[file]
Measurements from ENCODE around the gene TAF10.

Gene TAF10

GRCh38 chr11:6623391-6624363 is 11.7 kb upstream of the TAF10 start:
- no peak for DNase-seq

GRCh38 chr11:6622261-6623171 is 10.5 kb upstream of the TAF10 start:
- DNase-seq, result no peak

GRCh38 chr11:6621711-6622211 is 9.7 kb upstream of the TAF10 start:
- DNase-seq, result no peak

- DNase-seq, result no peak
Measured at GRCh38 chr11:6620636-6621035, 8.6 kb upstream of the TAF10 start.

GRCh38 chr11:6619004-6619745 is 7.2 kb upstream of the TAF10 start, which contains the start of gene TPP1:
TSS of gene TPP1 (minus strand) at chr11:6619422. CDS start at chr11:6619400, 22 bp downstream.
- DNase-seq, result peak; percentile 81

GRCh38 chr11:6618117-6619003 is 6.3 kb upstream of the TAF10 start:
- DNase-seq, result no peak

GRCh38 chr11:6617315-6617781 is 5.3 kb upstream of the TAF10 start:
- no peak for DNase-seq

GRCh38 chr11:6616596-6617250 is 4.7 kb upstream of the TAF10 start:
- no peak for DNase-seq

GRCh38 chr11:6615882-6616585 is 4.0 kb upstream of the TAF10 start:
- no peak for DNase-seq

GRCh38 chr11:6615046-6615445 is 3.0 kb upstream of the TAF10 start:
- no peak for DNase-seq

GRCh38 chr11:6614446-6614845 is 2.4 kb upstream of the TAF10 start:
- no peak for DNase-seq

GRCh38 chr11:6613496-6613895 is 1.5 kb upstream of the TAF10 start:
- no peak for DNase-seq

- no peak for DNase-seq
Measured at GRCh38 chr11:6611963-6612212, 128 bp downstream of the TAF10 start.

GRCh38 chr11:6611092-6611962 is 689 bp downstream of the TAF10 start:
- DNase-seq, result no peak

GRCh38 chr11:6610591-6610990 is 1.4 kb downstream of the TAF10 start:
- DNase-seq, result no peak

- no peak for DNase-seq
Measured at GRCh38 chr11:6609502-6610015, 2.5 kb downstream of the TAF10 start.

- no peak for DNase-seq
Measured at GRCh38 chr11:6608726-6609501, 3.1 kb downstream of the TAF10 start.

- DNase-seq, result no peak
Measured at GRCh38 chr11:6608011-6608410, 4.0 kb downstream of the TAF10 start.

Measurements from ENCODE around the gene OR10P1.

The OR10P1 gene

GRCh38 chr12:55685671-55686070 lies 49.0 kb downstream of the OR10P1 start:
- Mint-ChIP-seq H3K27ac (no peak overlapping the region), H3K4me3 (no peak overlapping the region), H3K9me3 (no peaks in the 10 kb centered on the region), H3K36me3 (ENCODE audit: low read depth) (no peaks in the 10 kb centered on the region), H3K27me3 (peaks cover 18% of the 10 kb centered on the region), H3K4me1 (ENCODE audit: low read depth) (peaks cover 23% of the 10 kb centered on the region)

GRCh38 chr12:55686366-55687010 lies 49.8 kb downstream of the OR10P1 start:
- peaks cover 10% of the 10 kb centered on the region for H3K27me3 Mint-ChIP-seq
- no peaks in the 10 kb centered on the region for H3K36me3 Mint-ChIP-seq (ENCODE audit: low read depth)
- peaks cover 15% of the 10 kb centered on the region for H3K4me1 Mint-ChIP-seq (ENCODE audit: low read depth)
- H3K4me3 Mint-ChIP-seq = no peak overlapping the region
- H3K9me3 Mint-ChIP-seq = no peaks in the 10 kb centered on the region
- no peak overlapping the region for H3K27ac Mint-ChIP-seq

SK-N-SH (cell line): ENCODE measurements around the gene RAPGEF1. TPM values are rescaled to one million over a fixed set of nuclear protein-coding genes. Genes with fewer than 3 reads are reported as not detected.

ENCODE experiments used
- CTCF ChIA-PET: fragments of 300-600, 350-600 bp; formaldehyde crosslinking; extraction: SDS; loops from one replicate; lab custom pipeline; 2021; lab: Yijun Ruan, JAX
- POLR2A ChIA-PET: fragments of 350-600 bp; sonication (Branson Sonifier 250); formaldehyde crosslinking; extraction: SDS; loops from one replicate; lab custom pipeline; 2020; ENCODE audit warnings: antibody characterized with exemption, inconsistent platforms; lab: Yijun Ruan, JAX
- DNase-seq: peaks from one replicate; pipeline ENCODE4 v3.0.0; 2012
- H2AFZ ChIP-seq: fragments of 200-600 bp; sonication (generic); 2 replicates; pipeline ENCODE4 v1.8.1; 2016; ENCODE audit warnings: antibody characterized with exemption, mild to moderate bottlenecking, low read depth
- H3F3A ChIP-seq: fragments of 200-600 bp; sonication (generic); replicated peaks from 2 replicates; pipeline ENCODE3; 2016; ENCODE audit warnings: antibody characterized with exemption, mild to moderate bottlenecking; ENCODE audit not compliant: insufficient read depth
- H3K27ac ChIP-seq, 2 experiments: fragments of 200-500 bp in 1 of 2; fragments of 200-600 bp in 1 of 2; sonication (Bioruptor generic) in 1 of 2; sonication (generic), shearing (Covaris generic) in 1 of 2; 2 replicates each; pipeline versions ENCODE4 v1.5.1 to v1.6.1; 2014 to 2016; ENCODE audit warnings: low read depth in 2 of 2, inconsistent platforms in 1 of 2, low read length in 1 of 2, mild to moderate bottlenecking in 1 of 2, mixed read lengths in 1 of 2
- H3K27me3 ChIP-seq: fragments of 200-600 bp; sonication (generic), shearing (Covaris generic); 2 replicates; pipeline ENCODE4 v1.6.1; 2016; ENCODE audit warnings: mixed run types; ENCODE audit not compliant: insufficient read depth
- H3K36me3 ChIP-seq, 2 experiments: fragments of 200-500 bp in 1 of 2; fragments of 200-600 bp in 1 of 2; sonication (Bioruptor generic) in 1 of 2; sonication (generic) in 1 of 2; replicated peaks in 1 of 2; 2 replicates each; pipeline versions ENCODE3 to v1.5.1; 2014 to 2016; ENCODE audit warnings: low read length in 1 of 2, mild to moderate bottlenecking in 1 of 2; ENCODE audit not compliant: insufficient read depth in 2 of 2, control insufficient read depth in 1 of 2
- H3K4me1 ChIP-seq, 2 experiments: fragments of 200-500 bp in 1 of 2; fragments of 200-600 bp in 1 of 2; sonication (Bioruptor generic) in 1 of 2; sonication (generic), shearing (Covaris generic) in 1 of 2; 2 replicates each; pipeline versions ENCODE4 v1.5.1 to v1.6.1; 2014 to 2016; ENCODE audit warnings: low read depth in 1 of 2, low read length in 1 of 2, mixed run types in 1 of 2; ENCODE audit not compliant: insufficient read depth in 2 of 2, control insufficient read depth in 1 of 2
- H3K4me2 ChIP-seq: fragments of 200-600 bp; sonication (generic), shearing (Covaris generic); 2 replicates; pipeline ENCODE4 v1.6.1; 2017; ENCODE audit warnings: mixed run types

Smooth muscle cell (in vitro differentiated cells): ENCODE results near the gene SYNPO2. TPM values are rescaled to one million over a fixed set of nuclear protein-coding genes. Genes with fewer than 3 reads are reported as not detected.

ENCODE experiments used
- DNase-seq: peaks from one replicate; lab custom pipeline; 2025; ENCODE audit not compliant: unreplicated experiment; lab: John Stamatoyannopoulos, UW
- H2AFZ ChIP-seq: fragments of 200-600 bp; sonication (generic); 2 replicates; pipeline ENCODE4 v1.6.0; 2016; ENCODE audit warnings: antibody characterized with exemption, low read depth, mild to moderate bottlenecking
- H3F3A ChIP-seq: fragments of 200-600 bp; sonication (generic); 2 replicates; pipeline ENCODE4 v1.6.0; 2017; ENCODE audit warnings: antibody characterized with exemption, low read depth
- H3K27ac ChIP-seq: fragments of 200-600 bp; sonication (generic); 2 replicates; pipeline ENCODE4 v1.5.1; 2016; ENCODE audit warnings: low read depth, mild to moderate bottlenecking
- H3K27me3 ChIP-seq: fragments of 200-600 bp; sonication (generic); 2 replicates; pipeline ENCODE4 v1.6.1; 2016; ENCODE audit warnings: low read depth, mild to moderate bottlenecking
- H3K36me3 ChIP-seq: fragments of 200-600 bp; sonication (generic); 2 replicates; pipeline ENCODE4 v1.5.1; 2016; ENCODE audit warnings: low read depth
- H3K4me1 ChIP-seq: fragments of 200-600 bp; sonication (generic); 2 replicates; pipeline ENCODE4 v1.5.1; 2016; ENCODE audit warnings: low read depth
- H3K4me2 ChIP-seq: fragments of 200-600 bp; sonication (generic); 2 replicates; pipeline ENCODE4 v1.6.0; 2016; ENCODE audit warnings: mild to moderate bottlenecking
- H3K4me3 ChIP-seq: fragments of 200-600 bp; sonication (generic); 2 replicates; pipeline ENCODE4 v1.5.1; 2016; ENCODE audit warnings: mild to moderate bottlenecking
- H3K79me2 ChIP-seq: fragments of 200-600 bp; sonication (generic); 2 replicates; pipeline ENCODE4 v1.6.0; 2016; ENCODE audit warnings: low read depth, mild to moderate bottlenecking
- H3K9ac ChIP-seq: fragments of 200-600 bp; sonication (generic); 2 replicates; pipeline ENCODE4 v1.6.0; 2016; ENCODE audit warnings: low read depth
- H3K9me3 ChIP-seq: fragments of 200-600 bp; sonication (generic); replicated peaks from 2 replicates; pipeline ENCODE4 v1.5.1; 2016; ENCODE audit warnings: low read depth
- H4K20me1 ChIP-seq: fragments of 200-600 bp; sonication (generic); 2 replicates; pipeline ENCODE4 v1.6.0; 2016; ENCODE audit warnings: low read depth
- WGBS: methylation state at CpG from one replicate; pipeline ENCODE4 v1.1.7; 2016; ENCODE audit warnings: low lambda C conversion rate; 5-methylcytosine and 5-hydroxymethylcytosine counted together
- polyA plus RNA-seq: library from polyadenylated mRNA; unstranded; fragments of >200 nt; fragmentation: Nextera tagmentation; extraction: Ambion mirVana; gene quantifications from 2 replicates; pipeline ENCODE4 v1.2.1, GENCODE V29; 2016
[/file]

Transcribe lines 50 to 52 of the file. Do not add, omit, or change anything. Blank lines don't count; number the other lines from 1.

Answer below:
- no peak overlapping the region for H3K27ac Mint-ChIP-seq

SK-N-SH (cell line): ENCODE measurements around the gene RAPGEF1. TPM values are rescaled to one million over a fixed set of nuclear protein-coding genes. Genes with fewer than 3 reads are reported as not detected.

ENCODE experiments used